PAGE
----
Whether they turn out to be temporary or long-lasting, the job losses reported by small business owners are exactly the problem the PPP was meant to solve.
Paying businesses to keep paying their workers, even when they weren't working and even when no revenue was coming in, was a simple yet elegant fix for a potential unemployment catastrophe. At the individual level, no worker wants to be laid off, and no small business owner wants to cut headcount; at the macro level, policymakers knew that minimizing or outright avoiding a recession would require a coordinated effort.
Support for another round of PPP is even higher among those small business owners who've had to let workers go as a result of the coronavirus. More than half of small business owners (55%) who've resorted to furloughs or layoffs in recent months say they want to see an extension or expansion of the PPP included in a new stimulus package, compared with 33% among those small business owners who haven't made business adjustments due to the coronavirus.
Among the general public, support for a new stimulus package is similarly high: 89% of non-small business owners nationwide support a new economic stimulus. The most popular proposal is the simplest: direct payments to individuals, which gets the support of half of small business owners (50%) and a majority of people in the general public (54%). The package announced on Tuesday does not contain funding for this particular proposal.
Despite the overwhelming support among the public and from small businesses, stimulus talks had stalled in Congress since the late summer, with partisanship largely to blame.
Though they still overwhelmingly support a new economic stimulus package, Republicans are somewhat less enthusiastic about it compared with Democrats. Among the general public, 84% of Republicans and 96% of Democrats say they support the passage of a new federal stimulus. Among small business owners, 76% of Republicans and 96% of Democrats support such a proposal.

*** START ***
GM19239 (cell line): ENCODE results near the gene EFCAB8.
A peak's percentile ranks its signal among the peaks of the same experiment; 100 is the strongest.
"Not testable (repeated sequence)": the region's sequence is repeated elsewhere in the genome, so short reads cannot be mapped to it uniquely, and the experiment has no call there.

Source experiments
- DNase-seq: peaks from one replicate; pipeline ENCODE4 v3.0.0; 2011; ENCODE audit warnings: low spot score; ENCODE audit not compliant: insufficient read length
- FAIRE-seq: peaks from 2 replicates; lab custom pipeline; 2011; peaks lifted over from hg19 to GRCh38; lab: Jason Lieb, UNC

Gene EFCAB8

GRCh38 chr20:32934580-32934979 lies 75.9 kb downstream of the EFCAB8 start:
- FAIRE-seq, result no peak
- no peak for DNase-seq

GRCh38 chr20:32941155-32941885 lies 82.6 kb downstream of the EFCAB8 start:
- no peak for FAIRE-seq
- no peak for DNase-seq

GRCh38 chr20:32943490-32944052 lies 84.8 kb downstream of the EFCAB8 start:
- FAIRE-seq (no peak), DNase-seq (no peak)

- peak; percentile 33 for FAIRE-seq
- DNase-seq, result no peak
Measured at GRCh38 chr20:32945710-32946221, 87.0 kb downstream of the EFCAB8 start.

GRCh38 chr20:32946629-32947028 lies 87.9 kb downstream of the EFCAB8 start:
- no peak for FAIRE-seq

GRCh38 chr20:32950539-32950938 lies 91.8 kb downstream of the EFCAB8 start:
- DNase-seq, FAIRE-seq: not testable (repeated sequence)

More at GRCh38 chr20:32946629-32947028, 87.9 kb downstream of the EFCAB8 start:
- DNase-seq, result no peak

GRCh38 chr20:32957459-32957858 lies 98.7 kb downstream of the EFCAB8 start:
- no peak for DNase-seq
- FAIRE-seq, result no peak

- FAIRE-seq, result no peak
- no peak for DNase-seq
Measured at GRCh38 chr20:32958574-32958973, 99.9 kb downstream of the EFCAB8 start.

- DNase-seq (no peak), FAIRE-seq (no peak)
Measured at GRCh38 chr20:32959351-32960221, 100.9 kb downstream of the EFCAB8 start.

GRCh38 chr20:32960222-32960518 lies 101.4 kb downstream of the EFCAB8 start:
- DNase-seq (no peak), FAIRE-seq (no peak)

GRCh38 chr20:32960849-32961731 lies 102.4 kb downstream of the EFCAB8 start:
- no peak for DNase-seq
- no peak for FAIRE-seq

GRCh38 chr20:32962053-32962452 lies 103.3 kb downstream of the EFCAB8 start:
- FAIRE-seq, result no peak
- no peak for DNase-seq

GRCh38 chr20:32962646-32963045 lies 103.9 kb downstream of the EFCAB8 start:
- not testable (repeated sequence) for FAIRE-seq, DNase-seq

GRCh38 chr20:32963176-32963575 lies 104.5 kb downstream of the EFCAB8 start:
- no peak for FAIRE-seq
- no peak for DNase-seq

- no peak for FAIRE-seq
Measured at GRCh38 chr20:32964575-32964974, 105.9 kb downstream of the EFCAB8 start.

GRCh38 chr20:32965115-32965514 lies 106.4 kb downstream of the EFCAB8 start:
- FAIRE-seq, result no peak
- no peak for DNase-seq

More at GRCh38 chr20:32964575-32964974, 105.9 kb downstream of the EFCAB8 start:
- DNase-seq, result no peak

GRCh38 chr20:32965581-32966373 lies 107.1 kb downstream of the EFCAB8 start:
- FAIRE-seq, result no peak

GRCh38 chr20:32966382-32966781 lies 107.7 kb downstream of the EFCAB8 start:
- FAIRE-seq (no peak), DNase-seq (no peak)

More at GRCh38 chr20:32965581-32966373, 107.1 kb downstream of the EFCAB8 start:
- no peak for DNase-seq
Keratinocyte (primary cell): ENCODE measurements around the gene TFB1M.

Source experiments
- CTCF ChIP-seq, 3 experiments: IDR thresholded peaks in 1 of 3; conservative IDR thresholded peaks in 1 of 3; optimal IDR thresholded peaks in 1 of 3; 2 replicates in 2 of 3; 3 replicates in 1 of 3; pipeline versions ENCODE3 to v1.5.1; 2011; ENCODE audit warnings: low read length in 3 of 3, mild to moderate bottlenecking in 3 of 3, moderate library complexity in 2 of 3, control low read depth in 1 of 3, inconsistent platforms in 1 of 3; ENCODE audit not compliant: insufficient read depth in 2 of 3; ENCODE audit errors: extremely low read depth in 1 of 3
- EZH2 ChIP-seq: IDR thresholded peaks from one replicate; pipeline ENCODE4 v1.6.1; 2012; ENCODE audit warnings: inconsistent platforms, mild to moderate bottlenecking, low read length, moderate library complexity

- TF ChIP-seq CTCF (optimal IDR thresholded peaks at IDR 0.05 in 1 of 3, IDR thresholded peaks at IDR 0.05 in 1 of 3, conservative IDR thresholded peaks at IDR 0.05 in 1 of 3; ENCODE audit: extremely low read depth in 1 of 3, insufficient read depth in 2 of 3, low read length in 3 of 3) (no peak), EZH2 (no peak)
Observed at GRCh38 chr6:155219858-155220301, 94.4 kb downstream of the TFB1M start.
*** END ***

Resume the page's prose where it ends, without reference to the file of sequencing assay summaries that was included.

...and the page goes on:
But when asked specifically about the prospect of a renewed PPP, Republican small business owners, much like Democratic small business owners, were more enthusiastic than their non-small business-owning partisan counterparts. Just over half (51%) of Democrats who own small businesses support a renewed PPP, greater than the 40% share among Democrats in the general public; similarly, 39% of Republicans who own small businesses support a renewed PPP, greater than the 28% share among Republicans in the general public.
Just 23% of small business owners expect their headcount to increase in the next 12 months, down from 32% a year ago and in the first quarter of this year. Support for a revived PPP among small business owners indicates they expect it to provide the economic boost needed to get back to where they were pre-pandemic.
The CNBC|SurveyMonkey Small Business Survey for Q4 2020 was conducted across more than 2,200 small business owners Nov. 10-Nov. 17. The survey is conducted quarterly using SurveyMonkey's online platform and based on its survey methodology.